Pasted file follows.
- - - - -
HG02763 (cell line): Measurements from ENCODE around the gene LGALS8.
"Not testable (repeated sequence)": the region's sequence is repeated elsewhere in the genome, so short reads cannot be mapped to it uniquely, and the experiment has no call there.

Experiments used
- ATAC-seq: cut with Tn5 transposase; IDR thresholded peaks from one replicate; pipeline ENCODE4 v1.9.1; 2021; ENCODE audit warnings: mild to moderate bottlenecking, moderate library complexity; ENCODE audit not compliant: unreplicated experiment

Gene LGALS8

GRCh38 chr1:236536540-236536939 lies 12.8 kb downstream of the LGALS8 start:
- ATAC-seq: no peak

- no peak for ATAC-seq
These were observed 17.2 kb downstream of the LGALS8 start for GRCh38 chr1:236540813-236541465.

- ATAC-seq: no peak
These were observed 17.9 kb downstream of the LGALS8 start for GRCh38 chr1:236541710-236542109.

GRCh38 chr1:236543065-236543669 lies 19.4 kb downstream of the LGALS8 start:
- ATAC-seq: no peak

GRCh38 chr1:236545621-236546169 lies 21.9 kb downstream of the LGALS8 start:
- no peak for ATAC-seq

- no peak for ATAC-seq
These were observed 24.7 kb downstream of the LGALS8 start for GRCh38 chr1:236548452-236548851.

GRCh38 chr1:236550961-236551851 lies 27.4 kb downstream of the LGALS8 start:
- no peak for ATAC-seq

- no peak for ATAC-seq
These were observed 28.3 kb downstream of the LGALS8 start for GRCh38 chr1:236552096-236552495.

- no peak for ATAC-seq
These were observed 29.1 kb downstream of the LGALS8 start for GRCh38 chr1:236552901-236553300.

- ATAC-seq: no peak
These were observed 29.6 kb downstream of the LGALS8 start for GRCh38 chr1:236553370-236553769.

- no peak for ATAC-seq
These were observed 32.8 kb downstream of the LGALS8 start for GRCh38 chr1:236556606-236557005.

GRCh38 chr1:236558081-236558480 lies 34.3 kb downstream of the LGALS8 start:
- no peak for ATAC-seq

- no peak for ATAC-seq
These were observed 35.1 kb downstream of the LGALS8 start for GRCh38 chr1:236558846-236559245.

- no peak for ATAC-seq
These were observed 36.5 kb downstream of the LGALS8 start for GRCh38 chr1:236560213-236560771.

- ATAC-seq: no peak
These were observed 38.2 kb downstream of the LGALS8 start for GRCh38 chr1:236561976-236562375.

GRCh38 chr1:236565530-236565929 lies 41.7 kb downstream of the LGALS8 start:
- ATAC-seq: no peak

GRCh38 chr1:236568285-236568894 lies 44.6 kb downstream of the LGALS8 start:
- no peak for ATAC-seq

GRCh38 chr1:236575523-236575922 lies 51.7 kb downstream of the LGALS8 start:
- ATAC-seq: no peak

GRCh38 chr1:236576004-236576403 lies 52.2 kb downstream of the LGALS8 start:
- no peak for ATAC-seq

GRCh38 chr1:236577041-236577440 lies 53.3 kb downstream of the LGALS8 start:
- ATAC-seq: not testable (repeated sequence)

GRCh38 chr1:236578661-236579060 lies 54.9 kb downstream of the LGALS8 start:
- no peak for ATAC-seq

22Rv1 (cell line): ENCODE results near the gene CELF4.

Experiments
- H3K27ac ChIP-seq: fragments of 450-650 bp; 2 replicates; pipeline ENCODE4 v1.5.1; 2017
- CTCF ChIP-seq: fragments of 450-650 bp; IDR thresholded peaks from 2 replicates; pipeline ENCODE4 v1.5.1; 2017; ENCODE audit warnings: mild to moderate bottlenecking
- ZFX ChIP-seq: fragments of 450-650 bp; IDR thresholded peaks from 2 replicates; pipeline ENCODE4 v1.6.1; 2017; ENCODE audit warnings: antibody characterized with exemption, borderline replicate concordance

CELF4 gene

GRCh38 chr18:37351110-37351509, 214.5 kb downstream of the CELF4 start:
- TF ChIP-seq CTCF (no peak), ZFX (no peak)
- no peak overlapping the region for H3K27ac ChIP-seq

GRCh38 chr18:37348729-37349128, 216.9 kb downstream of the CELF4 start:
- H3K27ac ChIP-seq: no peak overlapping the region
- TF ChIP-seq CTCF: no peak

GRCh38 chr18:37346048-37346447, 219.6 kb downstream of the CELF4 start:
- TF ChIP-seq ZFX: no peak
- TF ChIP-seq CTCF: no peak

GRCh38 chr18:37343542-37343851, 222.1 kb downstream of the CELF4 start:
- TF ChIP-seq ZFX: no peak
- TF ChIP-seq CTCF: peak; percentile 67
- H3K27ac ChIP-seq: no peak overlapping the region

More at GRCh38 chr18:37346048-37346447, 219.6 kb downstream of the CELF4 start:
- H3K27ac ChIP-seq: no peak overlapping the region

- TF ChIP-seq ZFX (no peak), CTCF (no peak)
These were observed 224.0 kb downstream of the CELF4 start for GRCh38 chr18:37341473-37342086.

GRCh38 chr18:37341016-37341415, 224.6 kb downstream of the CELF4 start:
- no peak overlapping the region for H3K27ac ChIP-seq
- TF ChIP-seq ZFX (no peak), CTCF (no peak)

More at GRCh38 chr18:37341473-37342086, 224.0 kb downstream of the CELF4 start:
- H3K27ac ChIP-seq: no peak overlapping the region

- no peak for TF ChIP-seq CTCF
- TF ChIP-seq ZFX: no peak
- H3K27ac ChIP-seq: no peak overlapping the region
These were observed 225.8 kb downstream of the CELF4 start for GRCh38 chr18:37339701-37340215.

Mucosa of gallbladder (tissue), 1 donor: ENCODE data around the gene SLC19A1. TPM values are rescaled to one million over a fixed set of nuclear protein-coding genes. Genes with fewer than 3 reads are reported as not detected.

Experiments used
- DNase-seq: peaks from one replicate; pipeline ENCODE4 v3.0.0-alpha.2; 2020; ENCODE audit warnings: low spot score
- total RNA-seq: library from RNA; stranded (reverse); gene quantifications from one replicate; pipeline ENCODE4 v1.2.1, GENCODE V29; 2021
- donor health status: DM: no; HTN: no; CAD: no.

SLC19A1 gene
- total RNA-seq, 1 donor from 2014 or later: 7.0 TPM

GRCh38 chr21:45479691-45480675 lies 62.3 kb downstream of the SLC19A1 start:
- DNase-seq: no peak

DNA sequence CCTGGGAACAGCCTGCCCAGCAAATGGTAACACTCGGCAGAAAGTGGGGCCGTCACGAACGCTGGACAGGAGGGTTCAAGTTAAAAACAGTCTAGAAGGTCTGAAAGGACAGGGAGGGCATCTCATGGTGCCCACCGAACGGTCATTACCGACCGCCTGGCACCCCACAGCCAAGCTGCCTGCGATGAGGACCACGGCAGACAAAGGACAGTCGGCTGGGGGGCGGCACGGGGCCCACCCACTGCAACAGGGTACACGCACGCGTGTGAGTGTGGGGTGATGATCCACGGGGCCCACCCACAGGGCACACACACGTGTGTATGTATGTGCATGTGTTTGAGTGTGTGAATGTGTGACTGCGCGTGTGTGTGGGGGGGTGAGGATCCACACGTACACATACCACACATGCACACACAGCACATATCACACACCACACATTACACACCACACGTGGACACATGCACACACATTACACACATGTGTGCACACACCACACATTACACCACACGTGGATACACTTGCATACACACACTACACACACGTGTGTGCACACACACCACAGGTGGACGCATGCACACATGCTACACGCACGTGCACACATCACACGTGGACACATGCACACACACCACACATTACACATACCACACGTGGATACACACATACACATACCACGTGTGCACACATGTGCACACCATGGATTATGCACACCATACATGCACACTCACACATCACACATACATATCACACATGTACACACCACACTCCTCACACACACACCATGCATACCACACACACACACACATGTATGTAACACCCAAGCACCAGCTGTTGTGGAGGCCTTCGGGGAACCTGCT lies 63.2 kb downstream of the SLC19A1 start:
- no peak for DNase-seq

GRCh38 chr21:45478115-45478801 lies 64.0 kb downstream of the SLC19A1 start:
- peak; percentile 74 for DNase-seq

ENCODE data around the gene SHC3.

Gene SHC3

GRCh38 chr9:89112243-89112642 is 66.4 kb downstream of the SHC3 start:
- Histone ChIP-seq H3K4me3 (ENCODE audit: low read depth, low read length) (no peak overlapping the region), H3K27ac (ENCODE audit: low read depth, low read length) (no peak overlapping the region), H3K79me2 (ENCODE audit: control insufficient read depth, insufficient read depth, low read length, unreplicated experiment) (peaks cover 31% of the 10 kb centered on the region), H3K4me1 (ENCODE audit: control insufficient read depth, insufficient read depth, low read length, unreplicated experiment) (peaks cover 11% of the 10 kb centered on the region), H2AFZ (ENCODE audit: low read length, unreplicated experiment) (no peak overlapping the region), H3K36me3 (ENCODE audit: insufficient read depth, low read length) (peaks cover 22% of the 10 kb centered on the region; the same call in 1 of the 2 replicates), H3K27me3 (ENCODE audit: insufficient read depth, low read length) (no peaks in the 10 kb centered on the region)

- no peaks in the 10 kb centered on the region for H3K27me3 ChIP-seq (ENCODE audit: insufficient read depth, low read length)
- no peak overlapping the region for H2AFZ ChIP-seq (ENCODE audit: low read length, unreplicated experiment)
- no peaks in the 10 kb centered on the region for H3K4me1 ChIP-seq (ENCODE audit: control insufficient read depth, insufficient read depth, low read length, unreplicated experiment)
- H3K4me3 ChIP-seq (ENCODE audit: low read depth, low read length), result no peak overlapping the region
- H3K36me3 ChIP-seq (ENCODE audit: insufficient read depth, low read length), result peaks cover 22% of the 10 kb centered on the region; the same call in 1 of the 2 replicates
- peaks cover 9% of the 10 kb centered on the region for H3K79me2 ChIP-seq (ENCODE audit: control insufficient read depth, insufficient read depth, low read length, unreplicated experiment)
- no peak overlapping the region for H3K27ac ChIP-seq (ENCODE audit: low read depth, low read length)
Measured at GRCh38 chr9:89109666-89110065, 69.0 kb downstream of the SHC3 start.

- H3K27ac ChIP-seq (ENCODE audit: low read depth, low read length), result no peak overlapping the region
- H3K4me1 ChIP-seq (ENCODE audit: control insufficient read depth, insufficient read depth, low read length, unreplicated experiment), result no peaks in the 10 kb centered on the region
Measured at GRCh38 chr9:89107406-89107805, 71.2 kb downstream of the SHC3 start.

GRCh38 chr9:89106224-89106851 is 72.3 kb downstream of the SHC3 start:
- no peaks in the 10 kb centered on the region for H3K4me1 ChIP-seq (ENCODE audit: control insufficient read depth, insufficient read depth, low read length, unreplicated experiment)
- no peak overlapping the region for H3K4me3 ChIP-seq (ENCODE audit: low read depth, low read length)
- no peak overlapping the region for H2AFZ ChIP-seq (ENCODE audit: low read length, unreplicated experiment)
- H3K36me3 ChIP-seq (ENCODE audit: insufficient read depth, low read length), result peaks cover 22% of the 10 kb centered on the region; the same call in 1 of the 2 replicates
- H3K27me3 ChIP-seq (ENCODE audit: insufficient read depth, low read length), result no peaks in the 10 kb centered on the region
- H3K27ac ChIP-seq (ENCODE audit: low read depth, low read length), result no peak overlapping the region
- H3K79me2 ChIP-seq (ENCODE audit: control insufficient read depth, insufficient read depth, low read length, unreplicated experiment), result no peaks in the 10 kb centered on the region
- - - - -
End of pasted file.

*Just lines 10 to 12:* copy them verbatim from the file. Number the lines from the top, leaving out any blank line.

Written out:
- ATAC-seq: no peak
These were observed 17.9 kb downstream of the LGALS8 start for GRCh38 chr1:236541710-236542109.

GRCh38 chr1:236543065-236543669 lies 19.4 kb downstream of the LGALS8 start: